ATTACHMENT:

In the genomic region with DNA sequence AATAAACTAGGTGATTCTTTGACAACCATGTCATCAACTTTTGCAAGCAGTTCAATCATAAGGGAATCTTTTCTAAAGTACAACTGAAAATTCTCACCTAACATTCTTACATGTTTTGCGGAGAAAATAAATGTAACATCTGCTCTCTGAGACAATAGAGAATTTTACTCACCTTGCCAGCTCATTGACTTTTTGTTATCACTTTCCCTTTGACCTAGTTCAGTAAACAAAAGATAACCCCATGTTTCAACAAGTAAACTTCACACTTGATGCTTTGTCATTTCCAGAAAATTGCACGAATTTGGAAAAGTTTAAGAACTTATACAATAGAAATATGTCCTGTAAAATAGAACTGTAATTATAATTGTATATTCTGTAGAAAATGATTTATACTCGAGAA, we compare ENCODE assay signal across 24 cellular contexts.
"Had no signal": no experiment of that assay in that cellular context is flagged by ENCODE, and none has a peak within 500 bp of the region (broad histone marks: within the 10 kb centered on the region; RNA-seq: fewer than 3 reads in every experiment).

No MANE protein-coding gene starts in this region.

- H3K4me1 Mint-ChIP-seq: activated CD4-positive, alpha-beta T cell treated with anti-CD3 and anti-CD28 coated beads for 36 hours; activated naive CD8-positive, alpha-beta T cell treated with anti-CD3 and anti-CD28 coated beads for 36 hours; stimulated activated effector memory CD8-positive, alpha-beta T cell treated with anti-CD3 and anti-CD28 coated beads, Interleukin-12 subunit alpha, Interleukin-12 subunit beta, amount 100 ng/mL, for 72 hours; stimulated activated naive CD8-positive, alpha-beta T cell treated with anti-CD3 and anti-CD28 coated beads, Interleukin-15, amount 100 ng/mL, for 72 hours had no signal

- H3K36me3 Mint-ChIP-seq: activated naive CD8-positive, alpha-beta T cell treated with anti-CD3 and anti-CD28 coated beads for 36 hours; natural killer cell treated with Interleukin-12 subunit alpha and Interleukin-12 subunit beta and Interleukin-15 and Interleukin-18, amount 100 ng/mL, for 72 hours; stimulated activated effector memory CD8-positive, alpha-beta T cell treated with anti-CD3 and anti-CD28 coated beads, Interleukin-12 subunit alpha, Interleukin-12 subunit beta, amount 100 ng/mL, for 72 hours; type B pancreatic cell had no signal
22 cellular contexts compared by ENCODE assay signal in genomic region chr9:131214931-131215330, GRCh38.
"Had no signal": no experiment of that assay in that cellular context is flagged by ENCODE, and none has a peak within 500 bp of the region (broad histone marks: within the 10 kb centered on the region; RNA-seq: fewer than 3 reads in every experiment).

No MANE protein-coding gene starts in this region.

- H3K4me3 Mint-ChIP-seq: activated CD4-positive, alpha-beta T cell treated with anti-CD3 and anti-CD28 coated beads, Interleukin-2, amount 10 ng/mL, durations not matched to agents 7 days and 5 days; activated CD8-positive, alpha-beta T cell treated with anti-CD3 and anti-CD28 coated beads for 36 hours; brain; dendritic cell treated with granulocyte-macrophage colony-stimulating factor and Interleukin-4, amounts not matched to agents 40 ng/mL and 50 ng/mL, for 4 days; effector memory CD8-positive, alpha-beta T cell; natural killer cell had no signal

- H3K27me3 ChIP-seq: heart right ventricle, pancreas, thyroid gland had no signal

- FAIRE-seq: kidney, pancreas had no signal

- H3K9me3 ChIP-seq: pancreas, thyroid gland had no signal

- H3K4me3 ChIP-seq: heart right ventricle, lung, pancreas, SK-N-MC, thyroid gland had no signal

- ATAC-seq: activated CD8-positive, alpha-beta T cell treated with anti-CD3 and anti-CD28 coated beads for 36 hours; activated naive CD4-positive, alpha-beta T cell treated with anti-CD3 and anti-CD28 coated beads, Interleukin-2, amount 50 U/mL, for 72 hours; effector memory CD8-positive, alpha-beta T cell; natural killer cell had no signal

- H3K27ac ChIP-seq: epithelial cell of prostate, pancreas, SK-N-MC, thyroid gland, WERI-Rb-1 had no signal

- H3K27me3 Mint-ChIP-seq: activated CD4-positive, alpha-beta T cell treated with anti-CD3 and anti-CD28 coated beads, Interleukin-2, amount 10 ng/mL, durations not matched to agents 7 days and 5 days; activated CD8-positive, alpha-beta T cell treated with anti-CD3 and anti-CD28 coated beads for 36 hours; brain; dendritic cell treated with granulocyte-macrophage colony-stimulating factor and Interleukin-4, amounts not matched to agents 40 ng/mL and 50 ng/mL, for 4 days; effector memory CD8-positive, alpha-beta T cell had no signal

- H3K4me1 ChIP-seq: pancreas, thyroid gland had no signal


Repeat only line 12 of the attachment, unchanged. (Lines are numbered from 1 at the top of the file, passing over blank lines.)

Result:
- H3K9me3 ChIP-seq: pancreas, thyroid gland had no signal